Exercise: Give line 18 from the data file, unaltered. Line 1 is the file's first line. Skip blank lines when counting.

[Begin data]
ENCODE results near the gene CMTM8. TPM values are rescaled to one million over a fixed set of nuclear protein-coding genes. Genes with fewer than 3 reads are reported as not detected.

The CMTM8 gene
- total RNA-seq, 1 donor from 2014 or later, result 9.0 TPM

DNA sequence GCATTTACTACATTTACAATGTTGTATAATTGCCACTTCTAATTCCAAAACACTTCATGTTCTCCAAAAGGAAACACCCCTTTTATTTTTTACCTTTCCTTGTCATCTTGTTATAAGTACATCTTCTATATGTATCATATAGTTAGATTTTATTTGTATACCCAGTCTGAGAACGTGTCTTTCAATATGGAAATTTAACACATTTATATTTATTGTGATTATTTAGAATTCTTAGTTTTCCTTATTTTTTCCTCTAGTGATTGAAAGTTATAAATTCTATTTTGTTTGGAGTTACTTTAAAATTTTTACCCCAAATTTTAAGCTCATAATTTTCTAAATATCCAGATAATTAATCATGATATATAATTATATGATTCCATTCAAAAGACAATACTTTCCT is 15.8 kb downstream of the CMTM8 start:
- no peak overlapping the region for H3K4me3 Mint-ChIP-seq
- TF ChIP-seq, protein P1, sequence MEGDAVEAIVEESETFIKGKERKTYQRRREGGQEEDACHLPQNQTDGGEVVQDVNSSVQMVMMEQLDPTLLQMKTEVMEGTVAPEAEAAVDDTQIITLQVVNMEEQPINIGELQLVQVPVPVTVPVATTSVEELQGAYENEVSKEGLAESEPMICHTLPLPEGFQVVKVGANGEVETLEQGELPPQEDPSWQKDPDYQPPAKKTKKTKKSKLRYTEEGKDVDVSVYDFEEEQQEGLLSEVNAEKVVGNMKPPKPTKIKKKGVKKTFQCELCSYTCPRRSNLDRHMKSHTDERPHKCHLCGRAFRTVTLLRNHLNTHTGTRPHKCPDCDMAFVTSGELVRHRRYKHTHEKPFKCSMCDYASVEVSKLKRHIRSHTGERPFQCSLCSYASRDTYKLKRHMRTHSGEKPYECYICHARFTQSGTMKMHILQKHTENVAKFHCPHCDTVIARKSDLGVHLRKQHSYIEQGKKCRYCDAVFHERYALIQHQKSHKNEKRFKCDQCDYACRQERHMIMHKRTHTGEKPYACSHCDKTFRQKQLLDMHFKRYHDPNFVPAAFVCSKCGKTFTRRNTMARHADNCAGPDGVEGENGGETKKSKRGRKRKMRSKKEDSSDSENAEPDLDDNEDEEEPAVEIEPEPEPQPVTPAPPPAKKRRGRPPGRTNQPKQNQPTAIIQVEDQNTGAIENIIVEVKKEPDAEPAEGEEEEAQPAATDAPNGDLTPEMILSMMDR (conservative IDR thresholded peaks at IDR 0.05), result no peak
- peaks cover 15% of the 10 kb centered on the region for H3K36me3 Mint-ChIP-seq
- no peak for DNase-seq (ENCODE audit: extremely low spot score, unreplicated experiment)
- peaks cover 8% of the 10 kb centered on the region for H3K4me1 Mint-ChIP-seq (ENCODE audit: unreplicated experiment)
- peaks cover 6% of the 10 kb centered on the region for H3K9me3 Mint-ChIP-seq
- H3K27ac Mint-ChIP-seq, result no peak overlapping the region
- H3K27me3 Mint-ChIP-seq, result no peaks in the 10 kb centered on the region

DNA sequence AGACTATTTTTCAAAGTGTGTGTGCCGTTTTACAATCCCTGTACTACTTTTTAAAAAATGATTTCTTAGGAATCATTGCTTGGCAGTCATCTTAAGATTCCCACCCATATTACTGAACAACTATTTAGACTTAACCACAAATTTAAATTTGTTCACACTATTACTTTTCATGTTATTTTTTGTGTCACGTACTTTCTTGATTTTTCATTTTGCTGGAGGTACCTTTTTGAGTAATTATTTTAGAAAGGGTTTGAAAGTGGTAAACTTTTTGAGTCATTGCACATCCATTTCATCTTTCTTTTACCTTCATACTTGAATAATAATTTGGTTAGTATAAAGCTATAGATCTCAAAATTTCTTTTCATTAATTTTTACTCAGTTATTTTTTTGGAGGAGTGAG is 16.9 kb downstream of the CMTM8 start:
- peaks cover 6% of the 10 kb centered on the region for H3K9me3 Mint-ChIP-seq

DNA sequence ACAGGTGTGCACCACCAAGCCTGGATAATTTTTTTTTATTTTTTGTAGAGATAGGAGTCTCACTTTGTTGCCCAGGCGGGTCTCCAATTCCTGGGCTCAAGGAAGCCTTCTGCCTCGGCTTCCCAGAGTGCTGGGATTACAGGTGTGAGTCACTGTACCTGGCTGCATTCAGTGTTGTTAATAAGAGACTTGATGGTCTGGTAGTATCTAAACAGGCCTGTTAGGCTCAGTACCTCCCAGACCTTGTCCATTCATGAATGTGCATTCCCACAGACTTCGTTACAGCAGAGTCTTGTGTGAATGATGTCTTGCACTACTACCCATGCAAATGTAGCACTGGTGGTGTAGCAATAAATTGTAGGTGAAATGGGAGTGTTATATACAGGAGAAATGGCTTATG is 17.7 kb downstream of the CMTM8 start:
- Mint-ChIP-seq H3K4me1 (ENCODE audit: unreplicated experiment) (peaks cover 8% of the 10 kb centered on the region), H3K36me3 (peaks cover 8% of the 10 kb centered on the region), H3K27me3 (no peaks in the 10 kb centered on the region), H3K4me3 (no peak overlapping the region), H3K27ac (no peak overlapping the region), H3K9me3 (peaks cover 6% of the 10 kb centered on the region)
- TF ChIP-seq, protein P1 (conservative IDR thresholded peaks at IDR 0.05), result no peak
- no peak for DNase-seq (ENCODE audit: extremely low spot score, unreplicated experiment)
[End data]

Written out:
- no peak for DNase-seq (ENCODE audit: extremely low spot score, unreplicated experiment)